What stops China from becoming a soccer superpower

Seeing red.
Seeing red.
Image: Reuters
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Chinese president Xi Jinping, a soccer fanatic, has big plans for his country’s underperforming national team. Though China didn’t qualify for the 2018 World Cup—it has only made the cut for the tournament once, in 2002—the country aims to become a member of global soccer’s “elite” by 2050. According to a plan released in 2016, the country will transform into a “top class soccer nation” via investing in training, building thousands of new stadiums, and dramatically increasing the number of young people playing the game.

Can Xi’s “World Cup dreams” come true? A recently released study has the answer: maybe.

The economist Stefan Szymanski thinks sports offer a useful prism for answering the most important economic questions—he is a coauthor of the bestseller Soccernomics. Unlike most industries, says the University of Michigan economist, data on the inputs and outputs of sports teams are relatively easy to collect. “That makes it a great laboratory for answering questions about what accounts for why countries and businesses succeed,” he explains.

Szymanski’s new paper, coauthored with fellow economist Melanie Krause, examines international soccer competitions in the context of the economic theory of convergence. Convergence is the idea that since poor countries can copy the business practices and policies of rich ones, they should grow faster than rich ones and, eventually, catch up to them. In other words, Bangladesh can gain by mimicking Sweden.

Krause and Szymanski’s main finding is good news for China. Convergence is happening in global soccer. Using data on international soccer matches from 1950 to 2014, they find that weaker teams are getting better everywhere.

They think this is mostly a result of globalization. Weak national teams can study the tactics of the best squads, bring in coaches with the latest training techniques from around the world, and encourage players to join clubs in stronger foreign leagues to hone their skills. A growing population and economy also help, so China should get better at soccer even without a surge in investment.

The researchers’ secondary finding is less encouraging for China. Historically weak teams from Europe and Latin America account for most of the convergence in world soccer; teams from Asia, North America, and Africa have not improved as quickly. Krause and Szymanski say that this is similar to the impact of regional integration on economic growth. Most nations trade more with countries near them and, similarly, national soccer teams compete most often with others in their regional confederation.

The researchers believe that just as Poland benefits economically from its proximity to high-productivity countries like Germany and France, Poland’s soccer players also benefit from regularly taking on Germany and France in competition. China doesn’t get the same opportunities: Taking on Japan and South Korea is not the same as facing Italy and Spain.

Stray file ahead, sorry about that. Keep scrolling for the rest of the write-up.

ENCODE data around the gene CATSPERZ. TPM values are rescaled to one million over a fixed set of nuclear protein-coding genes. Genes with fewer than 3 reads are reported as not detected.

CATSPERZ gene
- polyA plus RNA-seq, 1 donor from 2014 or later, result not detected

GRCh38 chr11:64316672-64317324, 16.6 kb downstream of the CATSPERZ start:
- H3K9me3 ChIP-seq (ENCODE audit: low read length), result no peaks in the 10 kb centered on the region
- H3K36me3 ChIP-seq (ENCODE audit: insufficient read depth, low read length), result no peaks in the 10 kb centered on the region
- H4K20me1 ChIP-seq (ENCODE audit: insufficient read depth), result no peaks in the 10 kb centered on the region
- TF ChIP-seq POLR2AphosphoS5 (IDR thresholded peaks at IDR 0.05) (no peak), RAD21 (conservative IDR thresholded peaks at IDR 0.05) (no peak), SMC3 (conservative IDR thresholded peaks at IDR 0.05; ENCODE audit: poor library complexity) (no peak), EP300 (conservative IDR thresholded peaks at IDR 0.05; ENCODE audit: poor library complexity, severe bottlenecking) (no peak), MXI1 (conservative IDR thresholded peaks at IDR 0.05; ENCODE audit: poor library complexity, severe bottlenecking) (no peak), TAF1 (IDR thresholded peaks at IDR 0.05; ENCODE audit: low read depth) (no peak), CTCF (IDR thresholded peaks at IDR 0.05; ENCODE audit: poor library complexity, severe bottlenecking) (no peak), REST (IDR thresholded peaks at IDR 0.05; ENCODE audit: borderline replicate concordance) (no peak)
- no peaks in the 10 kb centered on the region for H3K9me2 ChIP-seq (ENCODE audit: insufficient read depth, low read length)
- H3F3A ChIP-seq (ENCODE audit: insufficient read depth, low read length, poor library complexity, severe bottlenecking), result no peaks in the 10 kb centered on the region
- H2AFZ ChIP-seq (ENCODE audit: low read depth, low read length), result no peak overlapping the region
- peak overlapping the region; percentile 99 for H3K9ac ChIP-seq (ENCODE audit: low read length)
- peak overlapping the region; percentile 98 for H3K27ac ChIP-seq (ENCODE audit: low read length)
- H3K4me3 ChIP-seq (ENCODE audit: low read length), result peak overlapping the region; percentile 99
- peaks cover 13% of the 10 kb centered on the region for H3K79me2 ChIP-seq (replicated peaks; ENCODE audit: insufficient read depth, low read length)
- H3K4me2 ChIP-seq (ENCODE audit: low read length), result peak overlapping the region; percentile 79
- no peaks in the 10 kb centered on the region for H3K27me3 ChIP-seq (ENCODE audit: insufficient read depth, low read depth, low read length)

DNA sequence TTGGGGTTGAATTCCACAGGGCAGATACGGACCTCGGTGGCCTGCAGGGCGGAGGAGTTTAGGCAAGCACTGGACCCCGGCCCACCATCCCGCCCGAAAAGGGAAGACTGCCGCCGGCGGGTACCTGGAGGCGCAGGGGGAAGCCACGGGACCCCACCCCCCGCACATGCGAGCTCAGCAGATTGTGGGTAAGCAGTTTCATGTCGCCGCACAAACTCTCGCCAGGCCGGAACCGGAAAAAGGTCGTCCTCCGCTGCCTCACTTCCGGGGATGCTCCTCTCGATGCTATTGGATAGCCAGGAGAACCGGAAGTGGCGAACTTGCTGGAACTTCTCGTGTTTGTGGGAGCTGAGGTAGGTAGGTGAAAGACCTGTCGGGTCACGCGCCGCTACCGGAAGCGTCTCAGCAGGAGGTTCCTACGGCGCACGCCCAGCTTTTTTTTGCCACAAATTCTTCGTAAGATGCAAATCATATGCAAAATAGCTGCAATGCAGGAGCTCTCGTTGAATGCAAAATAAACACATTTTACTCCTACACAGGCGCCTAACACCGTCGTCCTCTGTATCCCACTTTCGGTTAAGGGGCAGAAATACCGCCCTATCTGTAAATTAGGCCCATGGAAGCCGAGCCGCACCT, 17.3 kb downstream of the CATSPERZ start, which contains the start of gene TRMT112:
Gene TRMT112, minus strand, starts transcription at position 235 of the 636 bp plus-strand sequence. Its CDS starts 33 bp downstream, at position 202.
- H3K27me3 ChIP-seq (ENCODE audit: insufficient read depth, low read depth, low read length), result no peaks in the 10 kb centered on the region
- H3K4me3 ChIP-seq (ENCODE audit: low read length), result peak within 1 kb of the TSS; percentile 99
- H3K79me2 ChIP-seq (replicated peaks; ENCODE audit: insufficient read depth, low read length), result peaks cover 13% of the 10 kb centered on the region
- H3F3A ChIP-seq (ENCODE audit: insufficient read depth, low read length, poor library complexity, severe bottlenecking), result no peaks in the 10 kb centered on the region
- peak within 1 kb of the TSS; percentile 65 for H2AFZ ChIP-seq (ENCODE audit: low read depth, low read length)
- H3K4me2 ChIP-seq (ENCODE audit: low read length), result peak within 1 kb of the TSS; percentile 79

The researchers’ third finding is really bad news for China. Only eight countries have ever won the World Cup, and all of them are from either Europe or South America. Krause and Szymanski think the difficulty of breaking into soccer’s elite is analogous to the “middle-income trap” in economics. This refers to the inability of rapidly growing economies to keep it up long enough to become high-income countries—Argentina and Indonesia are good examples. The theory is that it is easy to catch up by copying manufacturing practices, but the gains from imitation only go so far.

“We think the same is happening in soccer,” says Szymanski. He continues:

When most countries got started, they would sometimes lose 10-0… It turned out not losing 10-0 wasn’t that difficult. By organizing the defense, copying some of the basic skills, and improving fitness, they could even occasionally win games against much stronger teams. But once you have reached that basic level, then it becomes more difficult to improve.

Szymanski has written that China’s sporting culture may be too rigid and formal for it to become a true soccer power. (He thinks the US has the same problem.) China has been hugely successful at creating Olympic champions, but developing top soccer talent requires embracing creativity, improvisation, and individualism. He wonders whether that is possible in authoritarian China.

One way China could improve its odds of soccer success is to import great players. Chinese Super League teams have made some major investments in foreign players, spending huge amounts to bring over Brazilian stars like Hulk and Oscar. By competing with these players, Chinese national team members—all of whom play in the domestic league—will improve. Szymanski says the quality of the England squad is a result of the influx of foreign stars to England’s top domestic league. The current crop of English players were able to learn from, and compete with, the world’s best talent.

China recently changed the rules of the Super League to incentivize teams to invest more in local player development, and less on foreigners. Szymanski thinks this is a mistake, and he is probably right.